Sanders inspires passion among those who want dramatic changes but in our view is too far to the left and there are lingering concerns about his health after a heart attack. Former Vice President Joe Biden was solid in that role, but he has been an uninspiring candidate every time he’s run for president; in this cycle, he has seemed uneven and out of touch with modern America and its political climate.
Former New York Mayor Mike Bloomberg . . . his overdue and ultimately inadequate disavowal of discriminatory stop-and-frisk policies, combined with comments in 2008 about the value of “redlining” and in 2015 about the value of Xeroxing descriptions of “male minorities 15 to 25,” and throwing young men of color “against the wall,” gave us greater pause.
Massachusetts Sen. Elizabeth Warren is an intellectual giant with a mountain of policy proposals, displaying a tremendous preparation for the job, but her Medicare for All proposal ultimately proved a bridge too far for us, particularly when she mishandled the rollout of the details of its cost. Sweeping changes make sense, but they must be sold to the public, not imposed.
That led us to Klobuchar and Buttigieg. Importantly, she has something that he lacks: experience in Washington, D.C., and a long record of bipartisanship. But a report in The New York Times that she is a demanding and “often dehumanizing” boss is troubling. And her prior career as an aggressive prosecutor is worrisome in an era when the long-term fallout from the overly harsh punishment of redeemable people has given new momentum to criminal justice reform. . . . Nekima Levy Armstrong, a civil rights lawyer and former president of the Minneapolis chapter of the NAACP, told The Washington Post. “Rather than taking steps to help mitigate some of those concerns and issues, during her tenure in office, her policies exacerbated the situation.”
Questions about African American support have also dragged on Buttigieg, whose record as mayor shows his top staff didn’t mirror his city’s diversity and includes a controversy with an African American police chief whom Buttigieg demoted. But the way Buttigieg addressed the fatal shooting of a black man by a white officer in his hometown during this campaign suggests he’ll approach tests directly — that he’ll show up and step up.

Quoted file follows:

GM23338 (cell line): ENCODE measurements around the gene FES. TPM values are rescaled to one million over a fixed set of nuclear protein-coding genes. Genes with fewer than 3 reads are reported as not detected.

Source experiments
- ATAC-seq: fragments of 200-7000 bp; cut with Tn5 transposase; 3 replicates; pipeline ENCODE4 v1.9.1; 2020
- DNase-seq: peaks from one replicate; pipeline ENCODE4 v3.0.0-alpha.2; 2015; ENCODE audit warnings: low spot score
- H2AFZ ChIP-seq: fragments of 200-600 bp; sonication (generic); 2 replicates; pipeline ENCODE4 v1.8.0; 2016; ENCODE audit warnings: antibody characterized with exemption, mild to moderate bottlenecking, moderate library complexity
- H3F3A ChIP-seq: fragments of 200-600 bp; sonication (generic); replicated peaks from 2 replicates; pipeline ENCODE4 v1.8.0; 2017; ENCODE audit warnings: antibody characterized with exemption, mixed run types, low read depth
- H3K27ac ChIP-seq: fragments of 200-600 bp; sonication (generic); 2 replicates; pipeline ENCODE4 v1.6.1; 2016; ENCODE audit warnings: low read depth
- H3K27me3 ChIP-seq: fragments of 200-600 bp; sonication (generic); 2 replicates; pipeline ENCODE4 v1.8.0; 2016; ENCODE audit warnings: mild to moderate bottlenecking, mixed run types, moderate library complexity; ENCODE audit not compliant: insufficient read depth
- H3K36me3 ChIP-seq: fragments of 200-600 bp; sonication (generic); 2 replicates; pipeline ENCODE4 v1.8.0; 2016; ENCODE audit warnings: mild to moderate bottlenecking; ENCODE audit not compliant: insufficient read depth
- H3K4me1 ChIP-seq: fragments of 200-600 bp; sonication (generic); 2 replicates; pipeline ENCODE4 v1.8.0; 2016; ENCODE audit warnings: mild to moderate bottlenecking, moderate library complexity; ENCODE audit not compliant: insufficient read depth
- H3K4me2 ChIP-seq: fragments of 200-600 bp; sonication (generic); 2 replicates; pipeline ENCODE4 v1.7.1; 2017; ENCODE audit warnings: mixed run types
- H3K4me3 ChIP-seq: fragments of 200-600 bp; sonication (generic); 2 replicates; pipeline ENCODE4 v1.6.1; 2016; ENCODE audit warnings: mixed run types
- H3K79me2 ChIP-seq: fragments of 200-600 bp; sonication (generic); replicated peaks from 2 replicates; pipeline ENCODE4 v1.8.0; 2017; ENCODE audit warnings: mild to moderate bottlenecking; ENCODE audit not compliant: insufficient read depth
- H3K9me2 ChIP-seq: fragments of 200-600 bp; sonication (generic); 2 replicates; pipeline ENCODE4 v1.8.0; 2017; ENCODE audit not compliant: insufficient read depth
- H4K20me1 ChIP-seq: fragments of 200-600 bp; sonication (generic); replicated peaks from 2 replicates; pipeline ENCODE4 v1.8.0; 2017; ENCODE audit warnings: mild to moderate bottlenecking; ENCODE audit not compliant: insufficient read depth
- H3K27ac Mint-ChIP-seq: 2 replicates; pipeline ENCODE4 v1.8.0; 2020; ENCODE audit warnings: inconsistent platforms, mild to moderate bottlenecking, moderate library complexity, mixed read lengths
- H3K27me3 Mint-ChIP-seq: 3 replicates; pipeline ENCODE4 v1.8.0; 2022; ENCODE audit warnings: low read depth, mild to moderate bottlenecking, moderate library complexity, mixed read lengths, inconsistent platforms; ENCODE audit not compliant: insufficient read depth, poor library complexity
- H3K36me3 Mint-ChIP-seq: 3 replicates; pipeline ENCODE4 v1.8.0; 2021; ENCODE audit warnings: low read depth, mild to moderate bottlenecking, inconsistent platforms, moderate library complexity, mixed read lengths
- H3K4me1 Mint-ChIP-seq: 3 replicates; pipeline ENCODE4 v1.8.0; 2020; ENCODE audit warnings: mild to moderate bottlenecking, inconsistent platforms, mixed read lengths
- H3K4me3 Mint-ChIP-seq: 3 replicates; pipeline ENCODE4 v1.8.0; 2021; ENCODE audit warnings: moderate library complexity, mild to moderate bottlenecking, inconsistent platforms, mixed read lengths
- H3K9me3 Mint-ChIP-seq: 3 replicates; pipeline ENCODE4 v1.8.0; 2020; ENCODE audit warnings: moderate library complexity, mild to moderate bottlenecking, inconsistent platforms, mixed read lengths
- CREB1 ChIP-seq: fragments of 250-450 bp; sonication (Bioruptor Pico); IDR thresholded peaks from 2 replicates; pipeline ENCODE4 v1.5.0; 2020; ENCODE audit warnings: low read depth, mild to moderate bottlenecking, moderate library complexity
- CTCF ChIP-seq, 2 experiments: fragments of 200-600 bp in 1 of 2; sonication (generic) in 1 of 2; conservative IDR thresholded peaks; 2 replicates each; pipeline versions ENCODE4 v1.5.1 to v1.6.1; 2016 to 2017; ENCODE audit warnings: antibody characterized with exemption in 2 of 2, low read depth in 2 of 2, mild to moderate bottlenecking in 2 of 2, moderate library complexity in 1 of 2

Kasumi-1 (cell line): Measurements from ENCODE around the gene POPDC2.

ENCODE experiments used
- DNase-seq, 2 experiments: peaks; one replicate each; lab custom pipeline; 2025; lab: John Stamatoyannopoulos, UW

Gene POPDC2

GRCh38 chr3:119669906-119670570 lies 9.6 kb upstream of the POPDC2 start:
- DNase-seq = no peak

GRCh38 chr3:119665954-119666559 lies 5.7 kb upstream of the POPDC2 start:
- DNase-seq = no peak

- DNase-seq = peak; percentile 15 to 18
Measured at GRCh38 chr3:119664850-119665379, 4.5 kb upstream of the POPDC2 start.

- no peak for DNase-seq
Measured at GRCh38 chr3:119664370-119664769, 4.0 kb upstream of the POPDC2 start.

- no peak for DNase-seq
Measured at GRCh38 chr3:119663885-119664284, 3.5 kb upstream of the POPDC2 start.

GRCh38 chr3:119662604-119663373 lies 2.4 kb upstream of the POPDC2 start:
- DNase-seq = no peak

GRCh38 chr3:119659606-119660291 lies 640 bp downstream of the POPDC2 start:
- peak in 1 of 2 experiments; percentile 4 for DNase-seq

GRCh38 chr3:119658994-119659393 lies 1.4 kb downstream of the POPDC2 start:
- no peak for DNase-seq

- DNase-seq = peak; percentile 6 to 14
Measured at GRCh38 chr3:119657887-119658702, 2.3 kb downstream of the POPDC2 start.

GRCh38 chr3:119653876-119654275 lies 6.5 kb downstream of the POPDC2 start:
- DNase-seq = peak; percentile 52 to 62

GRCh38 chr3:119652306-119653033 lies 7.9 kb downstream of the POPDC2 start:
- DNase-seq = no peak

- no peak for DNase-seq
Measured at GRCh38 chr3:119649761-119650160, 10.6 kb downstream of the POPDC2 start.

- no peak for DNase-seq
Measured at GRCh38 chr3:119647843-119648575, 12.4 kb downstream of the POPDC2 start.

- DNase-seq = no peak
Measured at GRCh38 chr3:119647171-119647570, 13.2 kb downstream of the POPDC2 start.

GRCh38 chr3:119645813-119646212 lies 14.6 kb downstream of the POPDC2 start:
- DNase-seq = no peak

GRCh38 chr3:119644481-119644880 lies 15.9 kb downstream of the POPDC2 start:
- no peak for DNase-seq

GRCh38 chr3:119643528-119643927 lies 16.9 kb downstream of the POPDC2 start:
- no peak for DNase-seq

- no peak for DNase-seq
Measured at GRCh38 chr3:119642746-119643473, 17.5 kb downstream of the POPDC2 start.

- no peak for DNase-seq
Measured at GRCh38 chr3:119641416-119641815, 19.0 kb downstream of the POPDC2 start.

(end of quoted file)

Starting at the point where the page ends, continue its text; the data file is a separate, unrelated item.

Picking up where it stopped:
Michael Patton, president of the local NAACP chapter, supports him, saying, “Pete is someone who has done significant work in our community.”
Then there’s something progressives should keep in mind: Buttigieg is running as a moderate, but he points out his “Medicare for all who want it” proposal would make him the most progressive president in 50 years. He also points out that when Democrats have been elected to the White House in that span, they have been young, first-time presidential candidates who were new to the national scene and “calling the country to its highest values.” He offers a message of hope and change when the nation needs both.
There’s lots to like about Buttigieg, so let’s look at what may make some voters uncomfortable.
Should his age matter? French President Emmanuel Macron was elected at age 39. The president of El Salvador, Nayib Bukele, and the prime minister of New Zealand, Jacinda Ardern, were 37 when they were elected. So … no, relative youth shouldn’t matter.
Lastly, his sexuality. Buttigieg’s election would be something to celebrate because it would smash a ceiling and inspire a range of people to be themselves, but his sexuality is irrelevant to this job, to any job.
There are some people who will say Americans won’t elect a gay president. As they said of Barack Obama that Americans wouldn’t elect a black president. As they say of Klobuchar and Warren (and said of popular vote winner Hillary Clinton) that Americans won’t elect a woman president.
That is true only until it isn’t. . . . . People who discount Buttigieg because of his sexuality are just behind the times. People who discount him because of his youth or inexperience are just behind another candidate. That can change quickly, too, as votes get counted and campaigns get suspended ahead of a convention.
The New York Times Editorial Board asked Buttigieg how he would balance his devout Episcopalian faith with his duties as commander in chief, and he showed both his wisdom and his eloquence: “I think you have to accept the reality that you are living and working in a broken world just as we are all broken human beings and try to order your steps in a way that brings greater good than harm.”
That resonated with us, for its lofty rhetoric and grounding in humanity and hope: “greater good.”
It’s time for a generational change. It’s time to make America good again. Vote Pete Buttigieg for president of the United States.